The entertainment sector has also responded, potentially harming the State’s economy. The NBA has begun to consider whether it should relocate its All-Star Game, which is scheduled to be played in North Carolina next season. Many artists and performers, including Bruce Springsteen and Cirque du Soleil, have begun cancelling shows in North Carolina, refusing to travel to the state.
Additionally, other states have begun poaching the top names in businesses headquartered in North Carolina. Connecticut legislators have begun measures to lure Bank of America away from North Carolina into a state that shares its social values and supports its LGBT workforce.
Small business owners have also been instrumental in combating the discriminatory legislation. Over 170 small businesses signed a petition calling for the bill’s repeal in the name of human rights.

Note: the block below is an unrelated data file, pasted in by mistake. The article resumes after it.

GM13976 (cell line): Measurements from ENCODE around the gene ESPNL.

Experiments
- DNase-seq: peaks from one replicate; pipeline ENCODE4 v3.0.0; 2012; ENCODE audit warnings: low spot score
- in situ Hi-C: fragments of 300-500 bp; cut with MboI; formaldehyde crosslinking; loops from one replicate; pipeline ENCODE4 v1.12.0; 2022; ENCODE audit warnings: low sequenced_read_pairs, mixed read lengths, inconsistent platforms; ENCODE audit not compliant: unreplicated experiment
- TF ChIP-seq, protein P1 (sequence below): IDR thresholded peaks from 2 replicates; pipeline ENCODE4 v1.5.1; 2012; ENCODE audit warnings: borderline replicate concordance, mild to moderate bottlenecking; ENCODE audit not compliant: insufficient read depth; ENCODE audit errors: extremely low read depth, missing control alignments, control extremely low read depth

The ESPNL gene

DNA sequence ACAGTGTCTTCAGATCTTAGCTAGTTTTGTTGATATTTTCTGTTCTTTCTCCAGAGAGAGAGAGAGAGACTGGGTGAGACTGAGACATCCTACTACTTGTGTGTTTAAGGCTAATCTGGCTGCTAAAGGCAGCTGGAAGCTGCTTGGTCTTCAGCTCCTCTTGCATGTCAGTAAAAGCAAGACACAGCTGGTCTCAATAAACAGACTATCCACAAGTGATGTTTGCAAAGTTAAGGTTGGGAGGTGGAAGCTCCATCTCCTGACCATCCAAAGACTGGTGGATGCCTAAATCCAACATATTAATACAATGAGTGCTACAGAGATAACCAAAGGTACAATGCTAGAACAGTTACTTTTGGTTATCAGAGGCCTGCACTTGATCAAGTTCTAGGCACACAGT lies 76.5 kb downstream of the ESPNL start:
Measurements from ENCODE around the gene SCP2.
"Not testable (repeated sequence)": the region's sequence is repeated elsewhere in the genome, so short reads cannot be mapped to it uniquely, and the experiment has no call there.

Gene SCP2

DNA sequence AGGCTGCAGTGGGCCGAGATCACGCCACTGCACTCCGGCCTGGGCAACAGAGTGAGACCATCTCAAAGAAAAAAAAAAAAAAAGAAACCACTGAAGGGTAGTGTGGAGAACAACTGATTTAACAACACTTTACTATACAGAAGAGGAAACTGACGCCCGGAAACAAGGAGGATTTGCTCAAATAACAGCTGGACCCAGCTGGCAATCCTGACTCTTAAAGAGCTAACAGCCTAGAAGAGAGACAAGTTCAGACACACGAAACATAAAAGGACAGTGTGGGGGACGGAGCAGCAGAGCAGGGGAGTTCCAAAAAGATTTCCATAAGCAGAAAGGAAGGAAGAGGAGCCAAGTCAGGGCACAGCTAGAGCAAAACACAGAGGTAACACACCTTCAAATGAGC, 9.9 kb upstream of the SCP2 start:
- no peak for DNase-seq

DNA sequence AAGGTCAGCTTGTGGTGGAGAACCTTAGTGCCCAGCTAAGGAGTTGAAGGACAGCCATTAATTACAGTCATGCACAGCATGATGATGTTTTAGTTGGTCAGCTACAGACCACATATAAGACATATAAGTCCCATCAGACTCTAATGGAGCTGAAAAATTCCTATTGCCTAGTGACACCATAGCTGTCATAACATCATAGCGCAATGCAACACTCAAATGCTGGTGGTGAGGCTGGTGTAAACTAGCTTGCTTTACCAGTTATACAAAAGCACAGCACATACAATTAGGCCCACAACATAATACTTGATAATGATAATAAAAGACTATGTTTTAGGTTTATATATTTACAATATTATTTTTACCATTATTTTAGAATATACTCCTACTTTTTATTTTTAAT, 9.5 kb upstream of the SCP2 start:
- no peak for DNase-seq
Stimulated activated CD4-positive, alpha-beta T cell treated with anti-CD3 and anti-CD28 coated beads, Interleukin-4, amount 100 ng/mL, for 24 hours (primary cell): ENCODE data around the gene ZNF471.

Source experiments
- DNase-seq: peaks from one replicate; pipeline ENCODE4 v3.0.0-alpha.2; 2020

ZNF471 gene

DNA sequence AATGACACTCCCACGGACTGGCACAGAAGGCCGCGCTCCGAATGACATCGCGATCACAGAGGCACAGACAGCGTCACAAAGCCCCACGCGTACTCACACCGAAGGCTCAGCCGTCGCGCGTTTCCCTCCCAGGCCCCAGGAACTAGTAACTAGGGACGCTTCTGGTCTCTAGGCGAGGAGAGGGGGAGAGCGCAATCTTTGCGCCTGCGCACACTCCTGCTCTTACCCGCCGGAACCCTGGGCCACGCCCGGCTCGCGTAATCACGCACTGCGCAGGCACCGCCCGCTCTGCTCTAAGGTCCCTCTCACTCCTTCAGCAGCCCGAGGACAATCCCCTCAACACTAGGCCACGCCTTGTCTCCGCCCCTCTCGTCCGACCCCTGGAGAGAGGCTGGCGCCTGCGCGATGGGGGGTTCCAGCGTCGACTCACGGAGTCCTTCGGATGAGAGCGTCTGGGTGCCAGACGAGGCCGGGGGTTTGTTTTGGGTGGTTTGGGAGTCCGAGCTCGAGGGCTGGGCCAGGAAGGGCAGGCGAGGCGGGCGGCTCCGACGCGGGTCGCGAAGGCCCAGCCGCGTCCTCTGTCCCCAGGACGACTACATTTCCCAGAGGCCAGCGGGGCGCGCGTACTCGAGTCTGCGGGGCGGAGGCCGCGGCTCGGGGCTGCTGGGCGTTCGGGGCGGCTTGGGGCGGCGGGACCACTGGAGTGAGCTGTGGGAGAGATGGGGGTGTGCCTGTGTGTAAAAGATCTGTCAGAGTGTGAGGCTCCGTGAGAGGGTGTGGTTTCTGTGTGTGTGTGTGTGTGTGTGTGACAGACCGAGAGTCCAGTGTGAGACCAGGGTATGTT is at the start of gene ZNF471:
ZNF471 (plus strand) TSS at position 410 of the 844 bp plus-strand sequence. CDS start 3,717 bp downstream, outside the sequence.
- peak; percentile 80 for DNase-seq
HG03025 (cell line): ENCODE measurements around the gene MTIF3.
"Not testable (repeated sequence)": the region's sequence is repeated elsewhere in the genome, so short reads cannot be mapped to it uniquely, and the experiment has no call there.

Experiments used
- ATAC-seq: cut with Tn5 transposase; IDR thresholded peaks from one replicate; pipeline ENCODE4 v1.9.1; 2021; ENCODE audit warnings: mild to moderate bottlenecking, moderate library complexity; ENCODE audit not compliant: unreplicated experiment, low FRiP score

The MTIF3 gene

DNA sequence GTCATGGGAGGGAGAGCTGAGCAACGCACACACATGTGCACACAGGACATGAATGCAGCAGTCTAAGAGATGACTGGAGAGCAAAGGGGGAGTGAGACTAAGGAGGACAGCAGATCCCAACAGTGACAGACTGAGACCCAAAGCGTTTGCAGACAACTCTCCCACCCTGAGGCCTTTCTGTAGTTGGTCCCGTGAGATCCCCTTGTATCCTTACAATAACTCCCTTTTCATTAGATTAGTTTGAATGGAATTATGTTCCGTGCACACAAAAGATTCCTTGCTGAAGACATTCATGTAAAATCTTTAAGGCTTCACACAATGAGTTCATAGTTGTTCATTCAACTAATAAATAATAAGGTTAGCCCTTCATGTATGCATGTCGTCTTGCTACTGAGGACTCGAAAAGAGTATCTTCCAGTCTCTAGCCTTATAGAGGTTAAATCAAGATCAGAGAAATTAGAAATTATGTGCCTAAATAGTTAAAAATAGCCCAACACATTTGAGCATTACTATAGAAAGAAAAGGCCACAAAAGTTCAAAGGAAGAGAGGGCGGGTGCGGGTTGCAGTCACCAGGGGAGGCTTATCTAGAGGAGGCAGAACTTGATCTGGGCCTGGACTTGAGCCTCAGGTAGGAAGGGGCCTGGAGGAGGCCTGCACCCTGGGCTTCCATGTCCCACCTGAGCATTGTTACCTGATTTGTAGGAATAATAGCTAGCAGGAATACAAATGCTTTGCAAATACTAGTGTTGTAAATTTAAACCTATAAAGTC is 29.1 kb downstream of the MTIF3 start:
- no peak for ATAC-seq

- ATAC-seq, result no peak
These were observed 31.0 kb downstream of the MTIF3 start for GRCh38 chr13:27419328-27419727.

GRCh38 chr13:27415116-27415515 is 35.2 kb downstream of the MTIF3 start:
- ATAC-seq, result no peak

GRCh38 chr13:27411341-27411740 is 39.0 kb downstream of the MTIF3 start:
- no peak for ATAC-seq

The State of Georgia has seen similar backlash for discriminatory legislation that would have made it easier for businesses to deny services to same-sex couples. Georgia Governor Nathan Deal recently vetoed a religious freedom bill that would have allowed businesses to deny service to same sex couples. Gov. Deal vetoed the bill after facing immense pressure from many businesses including Apple, IBM, American Airlines, Comcast and the NFL.
North Carolina and Georgia are just two examples of many states seeing economic disruption due to the passing of discriminatory legislation. States that were once ripe for startups and small business are appearing less favorable with the advancement of such legislation and could significantly impact their respective economies and business growth. One particular example of the economic impact in North Carolina is the Greater Raleigh Convention Center, which lost 6 firm bookings, amounting to a loss of $2.4 million since the passage of the bill in March. The Convention Center indicated 16 more bookings are in jeopardy amounting to a potential loss of $44 million.
The impact and response to this recent wave of anti-LGBT legislation demonstrates the power of big business in effectuating social change and the good that can be done as here in the fight for protecting human rights.
Prepared by Richard J. Zielinski